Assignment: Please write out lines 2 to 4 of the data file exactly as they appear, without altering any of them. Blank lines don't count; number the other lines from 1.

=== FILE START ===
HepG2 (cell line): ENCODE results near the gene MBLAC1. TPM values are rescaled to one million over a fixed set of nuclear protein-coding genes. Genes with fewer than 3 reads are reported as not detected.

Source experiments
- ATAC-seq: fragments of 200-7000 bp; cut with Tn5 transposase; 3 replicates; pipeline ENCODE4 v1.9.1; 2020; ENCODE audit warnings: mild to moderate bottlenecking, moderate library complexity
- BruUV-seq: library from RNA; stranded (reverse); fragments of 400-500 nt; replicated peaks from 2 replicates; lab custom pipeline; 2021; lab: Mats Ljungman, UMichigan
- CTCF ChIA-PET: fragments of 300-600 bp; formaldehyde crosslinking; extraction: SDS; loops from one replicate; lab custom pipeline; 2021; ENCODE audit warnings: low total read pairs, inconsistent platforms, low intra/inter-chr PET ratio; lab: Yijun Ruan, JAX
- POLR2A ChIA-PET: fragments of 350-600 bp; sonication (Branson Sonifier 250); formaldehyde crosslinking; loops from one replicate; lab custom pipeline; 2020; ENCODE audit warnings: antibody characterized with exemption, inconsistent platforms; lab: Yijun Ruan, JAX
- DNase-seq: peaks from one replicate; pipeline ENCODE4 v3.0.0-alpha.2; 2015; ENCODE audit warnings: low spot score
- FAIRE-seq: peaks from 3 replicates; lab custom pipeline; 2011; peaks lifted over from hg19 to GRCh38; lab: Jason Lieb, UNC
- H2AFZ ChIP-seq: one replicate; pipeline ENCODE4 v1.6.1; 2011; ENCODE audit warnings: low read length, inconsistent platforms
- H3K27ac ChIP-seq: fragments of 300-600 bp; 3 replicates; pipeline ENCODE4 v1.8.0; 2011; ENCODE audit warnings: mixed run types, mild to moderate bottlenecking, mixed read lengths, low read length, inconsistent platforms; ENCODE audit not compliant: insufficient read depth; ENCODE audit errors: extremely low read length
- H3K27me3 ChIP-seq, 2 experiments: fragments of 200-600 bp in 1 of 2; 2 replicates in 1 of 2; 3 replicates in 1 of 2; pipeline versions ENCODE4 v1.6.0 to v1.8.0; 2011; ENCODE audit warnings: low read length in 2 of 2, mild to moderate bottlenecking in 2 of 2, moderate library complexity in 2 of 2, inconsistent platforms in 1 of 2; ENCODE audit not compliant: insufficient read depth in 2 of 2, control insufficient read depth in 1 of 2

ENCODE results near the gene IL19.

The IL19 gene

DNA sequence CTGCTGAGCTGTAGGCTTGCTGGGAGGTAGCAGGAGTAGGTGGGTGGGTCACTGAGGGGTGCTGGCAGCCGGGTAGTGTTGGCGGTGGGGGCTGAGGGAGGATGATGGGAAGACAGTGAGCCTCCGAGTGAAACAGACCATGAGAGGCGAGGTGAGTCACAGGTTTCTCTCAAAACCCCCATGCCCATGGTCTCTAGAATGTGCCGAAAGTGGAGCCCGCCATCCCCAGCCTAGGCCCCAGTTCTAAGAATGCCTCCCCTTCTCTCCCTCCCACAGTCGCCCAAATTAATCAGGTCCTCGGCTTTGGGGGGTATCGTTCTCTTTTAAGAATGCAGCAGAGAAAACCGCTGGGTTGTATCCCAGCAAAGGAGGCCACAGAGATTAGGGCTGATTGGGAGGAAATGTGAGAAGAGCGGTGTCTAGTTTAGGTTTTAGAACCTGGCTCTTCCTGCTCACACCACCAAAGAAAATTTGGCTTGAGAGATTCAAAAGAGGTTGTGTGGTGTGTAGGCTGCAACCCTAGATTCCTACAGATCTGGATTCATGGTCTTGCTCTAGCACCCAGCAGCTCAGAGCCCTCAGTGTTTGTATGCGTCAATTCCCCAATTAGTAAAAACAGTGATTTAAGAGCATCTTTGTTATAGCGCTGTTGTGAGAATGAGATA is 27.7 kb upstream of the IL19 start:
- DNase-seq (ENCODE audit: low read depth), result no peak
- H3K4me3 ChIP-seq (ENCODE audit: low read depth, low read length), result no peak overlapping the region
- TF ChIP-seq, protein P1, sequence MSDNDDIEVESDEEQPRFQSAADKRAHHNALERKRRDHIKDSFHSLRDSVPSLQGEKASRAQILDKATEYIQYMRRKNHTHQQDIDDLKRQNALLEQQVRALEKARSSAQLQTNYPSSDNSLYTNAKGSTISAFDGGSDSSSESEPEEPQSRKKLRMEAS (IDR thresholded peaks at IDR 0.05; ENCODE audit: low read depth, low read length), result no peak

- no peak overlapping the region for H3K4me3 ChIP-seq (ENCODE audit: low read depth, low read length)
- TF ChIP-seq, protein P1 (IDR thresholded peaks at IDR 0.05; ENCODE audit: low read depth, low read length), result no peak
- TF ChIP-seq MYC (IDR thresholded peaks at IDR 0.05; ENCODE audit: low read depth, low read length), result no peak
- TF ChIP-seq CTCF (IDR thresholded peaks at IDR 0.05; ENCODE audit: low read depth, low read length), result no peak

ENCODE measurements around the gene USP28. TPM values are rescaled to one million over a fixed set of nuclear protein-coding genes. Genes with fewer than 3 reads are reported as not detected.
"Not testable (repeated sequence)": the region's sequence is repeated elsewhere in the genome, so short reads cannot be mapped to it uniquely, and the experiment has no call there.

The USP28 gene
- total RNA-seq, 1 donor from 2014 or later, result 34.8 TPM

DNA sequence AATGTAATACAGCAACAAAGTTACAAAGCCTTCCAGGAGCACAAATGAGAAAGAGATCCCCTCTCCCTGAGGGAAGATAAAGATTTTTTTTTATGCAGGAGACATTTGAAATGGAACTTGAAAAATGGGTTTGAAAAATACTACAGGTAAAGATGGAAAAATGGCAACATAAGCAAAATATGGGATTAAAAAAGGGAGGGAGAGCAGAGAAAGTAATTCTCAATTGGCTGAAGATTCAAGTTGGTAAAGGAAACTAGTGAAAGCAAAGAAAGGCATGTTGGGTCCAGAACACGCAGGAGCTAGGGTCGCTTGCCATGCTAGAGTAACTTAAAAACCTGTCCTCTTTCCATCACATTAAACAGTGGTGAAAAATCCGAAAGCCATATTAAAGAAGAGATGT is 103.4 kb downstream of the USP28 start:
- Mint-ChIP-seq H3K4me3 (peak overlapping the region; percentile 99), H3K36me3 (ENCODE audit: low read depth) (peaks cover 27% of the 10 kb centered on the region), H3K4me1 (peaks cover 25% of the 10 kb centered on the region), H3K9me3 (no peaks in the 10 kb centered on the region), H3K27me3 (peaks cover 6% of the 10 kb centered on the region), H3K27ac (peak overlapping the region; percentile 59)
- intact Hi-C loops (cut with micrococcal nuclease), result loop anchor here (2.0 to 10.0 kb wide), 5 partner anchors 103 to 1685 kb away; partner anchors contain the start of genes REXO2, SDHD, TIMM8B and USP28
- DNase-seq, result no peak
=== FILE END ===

Source experiments
- ATAC-seq: fragments of 200-7000 bp; cut with Tn5 transposase; 3 replicates; pipeline ENCODE4 v1.9.1; 2020; ENCODE audit warnings: mild to moderate bottlenecking, moderate library complexity
- BruUV-seq: library from RNA; stranded (reverse); fragments of 400-500 nt; replicated peaks from 2 replicates; lab custom pipeline; 2021; lab: Mats Ljungman, UMichigan